Hello again from Iraqi Kurdistan! It’s been almost two weeks since my last post. In that time, we’ve been very busy getting the project started. When people think about archaeology, they don’t envision archaeologists sitting in government offices and drinking tea. However, this is a common and necessary activity across all digs in the region, especially when a dig is just beginning. Each year it’s necessary to visit all of the important people, make sure that everything is in order, and set-up the house before the rest of the dig staff arrive. Since RAP is only in its second year, we’ve had more than our fill of these activities. We’ve been hard at work finding a house, buying equipment, and taking care of our residency cards. Although the process can sometimes be exasperating, we’ve gotten quite a few good stories out of it. However, Daniel Patterson, a fellow Penn team member, has written a post for this blog on these adventures, so I won’t steal his thunder.
In addition to running around, we’ve also begun excavations at two sites: Gird-i Dasht and Banahilk. Gird-i Dasht, a large mound in the Diyana Plain near Soran, is the primary site that we’re here to excavate. So far, we’ve only been there two days, so I’ll have more to say about that later. Alongside Gird-i Dasht, we’ve been working for a week at Banahilk at the request of the Soran Directorate of Antiquities. Patty Jo Watson previously worked at the site over the course of 10 days in 1954 as part of the Iraq-Jarmo project. Her excavations uncovered pottery and other remains from the Halaf period, which dates to the 6th millennium BCE. People have also been living and working there much more recently. During the British Mandate (1928–1932), the British built an airbase nearby, which was also used by the Iraqi Army after Iraq achieved independence. During Watson’s work in 1954, occupation around it was more sparse. However, during our visit to Banahilk last year, we discovered that almost all of the site is now under houses. Further, some of it had been bulldozed in order to level it out for further construction. This year, we were asked to work around the edges of the site in order to determine the depth of deposit and where to prohibit further construction.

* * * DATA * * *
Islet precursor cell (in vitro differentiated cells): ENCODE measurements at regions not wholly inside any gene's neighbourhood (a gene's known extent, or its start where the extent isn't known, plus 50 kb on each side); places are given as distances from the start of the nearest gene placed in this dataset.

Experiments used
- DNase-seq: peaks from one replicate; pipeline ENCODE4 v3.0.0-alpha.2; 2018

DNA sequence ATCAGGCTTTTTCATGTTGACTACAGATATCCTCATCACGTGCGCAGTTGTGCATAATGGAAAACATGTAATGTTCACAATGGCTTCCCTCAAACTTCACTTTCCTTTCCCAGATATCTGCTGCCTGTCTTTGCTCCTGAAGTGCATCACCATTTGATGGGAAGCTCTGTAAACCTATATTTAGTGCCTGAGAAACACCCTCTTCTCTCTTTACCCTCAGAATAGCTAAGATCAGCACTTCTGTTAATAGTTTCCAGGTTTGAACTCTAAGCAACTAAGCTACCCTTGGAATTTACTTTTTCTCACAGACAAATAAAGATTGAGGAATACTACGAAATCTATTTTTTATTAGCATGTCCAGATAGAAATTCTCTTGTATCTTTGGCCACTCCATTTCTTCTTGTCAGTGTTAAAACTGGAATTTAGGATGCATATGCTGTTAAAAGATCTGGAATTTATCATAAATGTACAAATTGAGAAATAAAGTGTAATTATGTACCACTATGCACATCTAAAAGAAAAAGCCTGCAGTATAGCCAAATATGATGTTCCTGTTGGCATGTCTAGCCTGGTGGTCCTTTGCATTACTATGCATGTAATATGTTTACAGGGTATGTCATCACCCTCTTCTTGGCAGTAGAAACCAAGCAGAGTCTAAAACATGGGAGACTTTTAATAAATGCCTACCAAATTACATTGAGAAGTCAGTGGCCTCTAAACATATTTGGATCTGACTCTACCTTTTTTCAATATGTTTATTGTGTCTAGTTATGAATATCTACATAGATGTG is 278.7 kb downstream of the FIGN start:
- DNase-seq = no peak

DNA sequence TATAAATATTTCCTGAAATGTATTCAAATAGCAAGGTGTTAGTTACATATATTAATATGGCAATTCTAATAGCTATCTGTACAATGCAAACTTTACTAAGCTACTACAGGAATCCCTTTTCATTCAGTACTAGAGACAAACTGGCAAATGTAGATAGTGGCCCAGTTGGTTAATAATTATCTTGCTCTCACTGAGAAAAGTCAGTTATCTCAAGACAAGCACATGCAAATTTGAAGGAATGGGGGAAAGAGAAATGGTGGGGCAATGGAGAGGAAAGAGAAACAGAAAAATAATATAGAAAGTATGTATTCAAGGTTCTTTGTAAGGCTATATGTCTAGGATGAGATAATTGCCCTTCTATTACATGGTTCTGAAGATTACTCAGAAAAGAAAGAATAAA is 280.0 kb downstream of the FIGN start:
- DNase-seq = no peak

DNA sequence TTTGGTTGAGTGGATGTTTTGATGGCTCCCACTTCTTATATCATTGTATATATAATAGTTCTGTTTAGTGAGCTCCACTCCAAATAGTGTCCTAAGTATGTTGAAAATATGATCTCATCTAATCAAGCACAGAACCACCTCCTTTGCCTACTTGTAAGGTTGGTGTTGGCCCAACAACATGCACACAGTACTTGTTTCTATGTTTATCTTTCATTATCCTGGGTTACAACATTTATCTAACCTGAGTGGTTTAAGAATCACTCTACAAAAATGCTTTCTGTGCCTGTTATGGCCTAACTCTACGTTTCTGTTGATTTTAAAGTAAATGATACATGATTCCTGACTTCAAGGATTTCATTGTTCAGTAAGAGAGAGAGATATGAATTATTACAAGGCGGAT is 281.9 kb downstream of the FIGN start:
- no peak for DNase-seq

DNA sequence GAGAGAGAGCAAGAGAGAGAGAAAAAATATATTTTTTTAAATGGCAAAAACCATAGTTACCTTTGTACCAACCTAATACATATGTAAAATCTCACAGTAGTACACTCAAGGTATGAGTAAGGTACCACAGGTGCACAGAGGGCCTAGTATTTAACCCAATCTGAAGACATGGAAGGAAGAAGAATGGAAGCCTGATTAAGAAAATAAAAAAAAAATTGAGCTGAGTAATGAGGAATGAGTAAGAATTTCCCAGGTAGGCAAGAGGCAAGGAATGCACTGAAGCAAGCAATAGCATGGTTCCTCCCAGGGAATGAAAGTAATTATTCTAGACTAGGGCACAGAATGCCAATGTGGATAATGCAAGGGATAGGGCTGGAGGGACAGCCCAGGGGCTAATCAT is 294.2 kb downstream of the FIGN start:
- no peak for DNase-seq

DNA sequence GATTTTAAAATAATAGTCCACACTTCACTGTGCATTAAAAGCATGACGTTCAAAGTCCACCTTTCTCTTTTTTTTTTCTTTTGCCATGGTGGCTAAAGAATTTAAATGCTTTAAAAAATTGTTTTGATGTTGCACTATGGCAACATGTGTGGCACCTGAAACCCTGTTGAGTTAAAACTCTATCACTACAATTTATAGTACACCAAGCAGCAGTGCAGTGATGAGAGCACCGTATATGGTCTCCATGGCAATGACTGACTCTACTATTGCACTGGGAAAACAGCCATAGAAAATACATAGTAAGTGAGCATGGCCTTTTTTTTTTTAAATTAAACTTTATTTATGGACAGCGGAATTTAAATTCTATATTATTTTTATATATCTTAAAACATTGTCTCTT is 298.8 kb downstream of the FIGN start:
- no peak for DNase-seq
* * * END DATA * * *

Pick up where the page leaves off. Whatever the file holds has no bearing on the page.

We currently have one operation active at Banahilk, a 3×4 meter trench on the north side of the mound. This trench is in an area where the mound was bulldozed, removing later occupation from the 2nd and 1st millennia BCE. Beneath the surface debris, we’ve spent most of our time digging through a series of Halaf trash deposits rich in pottery, chipped stone (including obsidian), and bone. The Halaf period is well-known for its painted pottery, which can be both very fine and elaborately decorated. The material from Banahilk does not disappoint. There is a range of both monochrome and polychrome decoration, including different types of cross-hatching and diamonds with dots within them. The pottery is even more impressive when one realizes that all of it was made by hand. Wheel-made pottery doesn’t appear in the region until the 4th millennium BCE.
Like Watson, our time at Banahilk will not be very long. Only the one operation is planned for this season. However, there is the possibility that a joint project between Salahaddin University in Erbil and the University of Barcelona will return to Banahilk to more thoroughly explore what remains of the site. This is fortunate, because our excavation and survey in the area indicate that parts of the site are still relatively intact. Hopefully we’ll be hearing more soon about the light that this site can shed on life in early villages along the hilly flanks of the Zagros Mountains.